12. Well, the checklist begins: - Have you checked the camera plate? Is it securely attached to the camera? - Is the screw underneath the plate clearing the top of the stage? Are the screws into the camera grabbing properly? Do you sense any play between the plate and the camera? - Top stage securely attached to the post? All the screws good at tight? Any play in the top stage? Lighter cameras create less stress on the camera plate and screw(s) than heavier cameras, so any play would be avoided because less force is exerted. The rig could be "almost" doing it with the lighter cameras, but since it's lighter and flown on the rig, it becomes negligible. Heavier cameras become the big best, and action transferred to heavy weight exaggerates the play or points out the flaw in a big way. Is that explaining it properly? I don't think I am, but I have it in my head what might be causing the issue.
  13. I was pretty excited when I saw HD support, but then confirmed it's only HD playback. DVR still only captures at 640x480. Lots of other bells and whistles for people to use as a solid Personal Media Player. They're clearly making this an iPhone competitor.
  14. I too am a steadicam newbie. Thank you all for this information, I expect to start trying for student films this Fall and will use this information for direction when talking money.
  15. The copyright outrage is huge, but second to that does seem to be the price. Seems the person reprinting these shirts not only has no regard for Ted Churchill's memory, but also seems bent on charging through the nose.
  16. Herve, I'm inclined to think the soundtrack was the best option, because I know I'd be muttering obscenities with every tree branch.
  17. Greetings, all. Steadicam newbie, as one would guess. I took the 6-day workshop back in March, 2008 with Jerry, Peter, Ruben, Patrick et al, and have since done what I can to start investigating the proper path to becoming a steadicam operator. While I am doing my research and still working, one thing I'd like to set up in the mean time is a way to practice until I get my own rig. I had some possible opportunities, but I'd like to get something set up to borrow a steadicam rig and just practice. Borrow, rent (at a reasonable price? :D ), something just so I don't get rusty while things come together. Any help or advice would be greatly appreciated. Even a friendly nudge in the right direction. I live in Los Angeles, have a car, can pick up and drop off gear, anything! Much appreciated, thank you all!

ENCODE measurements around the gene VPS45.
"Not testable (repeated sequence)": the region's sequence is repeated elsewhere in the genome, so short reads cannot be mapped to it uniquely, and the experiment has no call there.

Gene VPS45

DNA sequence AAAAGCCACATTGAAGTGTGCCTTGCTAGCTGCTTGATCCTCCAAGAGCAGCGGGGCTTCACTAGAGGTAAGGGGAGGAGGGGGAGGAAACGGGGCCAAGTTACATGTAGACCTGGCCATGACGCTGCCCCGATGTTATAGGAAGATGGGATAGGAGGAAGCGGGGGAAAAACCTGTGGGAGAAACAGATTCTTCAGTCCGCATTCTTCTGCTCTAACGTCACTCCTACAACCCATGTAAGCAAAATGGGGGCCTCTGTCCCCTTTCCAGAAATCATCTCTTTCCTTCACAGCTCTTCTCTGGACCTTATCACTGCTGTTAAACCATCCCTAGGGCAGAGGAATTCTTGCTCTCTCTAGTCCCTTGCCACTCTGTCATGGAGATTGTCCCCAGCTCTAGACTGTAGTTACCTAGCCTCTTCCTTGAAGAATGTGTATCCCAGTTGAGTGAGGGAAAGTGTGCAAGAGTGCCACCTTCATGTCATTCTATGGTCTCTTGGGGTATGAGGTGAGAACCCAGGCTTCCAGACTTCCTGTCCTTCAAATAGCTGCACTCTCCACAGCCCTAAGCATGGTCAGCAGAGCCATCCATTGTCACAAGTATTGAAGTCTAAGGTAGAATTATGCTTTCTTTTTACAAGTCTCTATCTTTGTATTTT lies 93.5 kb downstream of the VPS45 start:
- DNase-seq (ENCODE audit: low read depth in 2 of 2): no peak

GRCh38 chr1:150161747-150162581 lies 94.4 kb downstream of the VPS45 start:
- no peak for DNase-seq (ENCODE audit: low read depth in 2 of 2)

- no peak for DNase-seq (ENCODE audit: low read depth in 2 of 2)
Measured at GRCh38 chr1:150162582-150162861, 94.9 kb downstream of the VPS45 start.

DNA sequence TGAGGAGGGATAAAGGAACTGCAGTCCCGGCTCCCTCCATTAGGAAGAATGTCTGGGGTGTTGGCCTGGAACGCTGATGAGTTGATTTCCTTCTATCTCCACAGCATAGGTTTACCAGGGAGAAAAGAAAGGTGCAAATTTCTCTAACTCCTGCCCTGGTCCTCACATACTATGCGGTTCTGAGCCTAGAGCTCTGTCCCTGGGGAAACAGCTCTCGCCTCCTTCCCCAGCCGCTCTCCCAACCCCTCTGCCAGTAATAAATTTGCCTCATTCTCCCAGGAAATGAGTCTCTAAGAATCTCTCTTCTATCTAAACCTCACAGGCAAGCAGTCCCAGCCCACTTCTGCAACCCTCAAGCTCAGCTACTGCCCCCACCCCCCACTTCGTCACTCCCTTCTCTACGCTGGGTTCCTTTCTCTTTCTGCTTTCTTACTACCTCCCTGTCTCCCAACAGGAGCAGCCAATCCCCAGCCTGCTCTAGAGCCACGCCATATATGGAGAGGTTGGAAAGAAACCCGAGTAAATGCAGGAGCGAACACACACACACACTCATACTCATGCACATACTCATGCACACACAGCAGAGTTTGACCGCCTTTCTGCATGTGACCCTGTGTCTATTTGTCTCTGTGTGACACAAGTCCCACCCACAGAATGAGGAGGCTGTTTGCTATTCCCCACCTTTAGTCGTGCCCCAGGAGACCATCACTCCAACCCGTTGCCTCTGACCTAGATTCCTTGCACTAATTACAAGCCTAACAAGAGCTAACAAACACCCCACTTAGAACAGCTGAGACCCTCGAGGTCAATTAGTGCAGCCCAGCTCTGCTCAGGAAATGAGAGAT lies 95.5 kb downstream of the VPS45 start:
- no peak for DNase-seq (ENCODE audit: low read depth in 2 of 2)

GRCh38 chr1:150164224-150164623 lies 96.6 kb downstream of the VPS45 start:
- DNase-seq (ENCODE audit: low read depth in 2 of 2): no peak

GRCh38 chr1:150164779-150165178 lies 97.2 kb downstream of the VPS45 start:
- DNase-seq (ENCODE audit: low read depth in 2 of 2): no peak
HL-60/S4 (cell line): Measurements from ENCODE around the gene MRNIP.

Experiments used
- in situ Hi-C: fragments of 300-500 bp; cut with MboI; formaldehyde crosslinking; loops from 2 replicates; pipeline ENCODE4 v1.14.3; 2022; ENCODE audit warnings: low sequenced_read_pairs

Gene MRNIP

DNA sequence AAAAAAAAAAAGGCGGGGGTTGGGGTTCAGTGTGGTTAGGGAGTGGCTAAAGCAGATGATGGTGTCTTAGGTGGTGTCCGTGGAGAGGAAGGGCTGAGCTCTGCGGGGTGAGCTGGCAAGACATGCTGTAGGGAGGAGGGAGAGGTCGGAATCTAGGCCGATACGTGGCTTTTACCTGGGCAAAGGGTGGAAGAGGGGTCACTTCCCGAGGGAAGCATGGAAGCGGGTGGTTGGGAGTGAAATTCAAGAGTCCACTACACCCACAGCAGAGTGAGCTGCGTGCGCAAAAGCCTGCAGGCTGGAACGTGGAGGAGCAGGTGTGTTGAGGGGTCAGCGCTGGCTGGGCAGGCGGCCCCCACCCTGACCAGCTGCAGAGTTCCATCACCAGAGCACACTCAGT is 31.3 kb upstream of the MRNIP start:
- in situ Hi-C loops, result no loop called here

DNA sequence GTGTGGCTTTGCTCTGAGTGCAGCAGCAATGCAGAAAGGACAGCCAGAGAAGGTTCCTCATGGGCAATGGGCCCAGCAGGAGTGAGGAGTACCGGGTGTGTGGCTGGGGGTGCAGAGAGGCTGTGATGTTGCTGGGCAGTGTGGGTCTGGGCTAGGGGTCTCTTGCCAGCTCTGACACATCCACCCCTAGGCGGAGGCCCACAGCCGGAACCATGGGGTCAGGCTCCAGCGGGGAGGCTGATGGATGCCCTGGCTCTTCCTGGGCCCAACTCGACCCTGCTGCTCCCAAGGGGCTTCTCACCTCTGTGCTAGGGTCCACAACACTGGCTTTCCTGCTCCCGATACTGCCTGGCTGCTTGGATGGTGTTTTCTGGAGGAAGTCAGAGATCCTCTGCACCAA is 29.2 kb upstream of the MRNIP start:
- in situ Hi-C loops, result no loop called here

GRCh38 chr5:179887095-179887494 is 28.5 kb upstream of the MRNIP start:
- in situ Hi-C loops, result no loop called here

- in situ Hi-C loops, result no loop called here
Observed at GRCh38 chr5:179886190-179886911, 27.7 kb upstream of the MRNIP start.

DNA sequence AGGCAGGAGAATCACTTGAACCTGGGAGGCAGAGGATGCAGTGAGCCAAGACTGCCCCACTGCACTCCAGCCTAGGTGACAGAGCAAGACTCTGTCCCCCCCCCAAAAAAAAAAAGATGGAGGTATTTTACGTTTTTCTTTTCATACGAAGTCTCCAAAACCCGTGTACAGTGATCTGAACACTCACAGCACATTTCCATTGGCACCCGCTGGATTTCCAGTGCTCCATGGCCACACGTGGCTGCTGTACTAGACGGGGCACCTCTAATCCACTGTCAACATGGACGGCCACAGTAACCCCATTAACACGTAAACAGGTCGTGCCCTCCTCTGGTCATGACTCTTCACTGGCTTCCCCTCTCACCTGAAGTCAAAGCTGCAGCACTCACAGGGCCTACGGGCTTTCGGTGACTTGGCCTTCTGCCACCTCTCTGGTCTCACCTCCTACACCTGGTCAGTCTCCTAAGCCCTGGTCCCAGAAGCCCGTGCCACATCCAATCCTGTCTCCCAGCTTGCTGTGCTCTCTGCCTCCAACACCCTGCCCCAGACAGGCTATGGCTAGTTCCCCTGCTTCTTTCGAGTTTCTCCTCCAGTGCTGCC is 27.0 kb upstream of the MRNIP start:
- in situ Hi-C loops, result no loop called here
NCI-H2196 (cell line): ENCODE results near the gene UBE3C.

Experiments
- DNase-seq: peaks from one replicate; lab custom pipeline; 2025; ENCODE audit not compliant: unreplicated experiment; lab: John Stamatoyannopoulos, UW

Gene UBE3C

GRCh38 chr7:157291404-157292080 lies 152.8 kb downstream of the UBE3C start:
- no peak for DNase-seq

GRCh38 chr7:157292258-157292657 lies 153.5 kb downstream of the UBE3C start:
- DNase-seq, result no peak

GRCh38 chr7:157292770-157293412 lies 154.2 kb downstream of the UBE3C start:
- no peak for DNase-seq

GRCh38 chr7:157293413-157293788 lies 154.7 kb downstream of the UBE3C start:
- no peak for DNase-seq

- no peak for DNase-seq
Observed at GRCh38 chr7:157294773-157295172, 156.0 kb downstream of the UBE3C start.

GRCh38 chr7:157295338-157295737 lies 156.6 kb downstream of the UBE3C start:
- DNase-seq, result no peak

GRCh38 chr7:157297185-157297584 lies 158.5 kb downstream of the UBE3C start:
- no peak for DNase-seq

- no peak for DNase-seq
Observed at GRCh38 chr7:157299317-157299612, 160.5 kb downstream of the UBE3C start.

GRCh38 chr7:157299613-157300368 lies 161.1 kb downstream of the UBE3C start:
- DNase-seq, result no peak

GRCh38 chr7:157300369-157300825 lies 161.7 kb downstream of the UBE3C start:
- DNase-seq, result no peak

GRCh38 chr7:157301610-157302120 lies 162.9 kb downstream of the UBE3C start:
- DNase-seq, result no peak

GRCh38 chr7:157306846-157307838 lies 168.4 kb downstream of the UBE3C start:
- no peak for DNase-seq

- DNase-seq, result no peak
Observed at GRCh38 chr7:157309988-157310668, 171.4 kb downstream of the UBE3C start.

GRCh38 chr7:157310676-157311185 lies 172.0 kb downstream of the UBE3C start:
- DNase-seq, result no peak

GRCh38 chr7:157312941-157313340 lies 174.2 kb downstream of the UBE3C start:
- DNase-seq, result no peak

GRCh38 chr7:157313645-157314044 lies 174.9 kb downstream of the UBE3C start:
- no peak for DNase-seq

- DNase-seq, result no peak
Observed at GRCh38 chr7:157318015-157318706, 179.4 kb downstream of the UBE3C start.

18. Andy, The Litepanels are pretty fantastic, have some decent punch and are very portable (low enough weight that you could rig them on camera and still fly I think). More ideas might come from more info regarding the job. Facility with lots of hallways, so how are the hallways currently lit? Fluorescents? Sconces? Any windows mixing color temps? Walked through with a light meter?
  19. Now that is a pretty little beast. Quite a nice design, very sexy. Time to count the change in my spare bags.
  20. The recording quality on this unit doesn't seem too fantastic: Video Recording File Format: ASF Resolution: Max 720x480, 3Mbps The design of the unit is quite elegant, and seems to have lots of options for input and output. However, recording in a fairly ignored Microsoft streaming format doesn't seem like a wise move, unless you strictly want playback (and don't have an interest in using this footage for your reel).
  21. Bit of a stale topic, but figured a post here couldn't hurt. Aside from the internal benefits of SOA membership, does listing in the database provide any other positive rewards? On the really naive side, do people sometimes find jobs based off some producer searching the locations for a steadicam op's phone number? Has SOA membership enhanced your exposure and somehow resulted in more contacts? Steadi-newb is curious...
  22. I'm attending this workshop and I'm really excited, I've heard nothing but fantastic things from previous attendees and steadicam ops. See everyone there!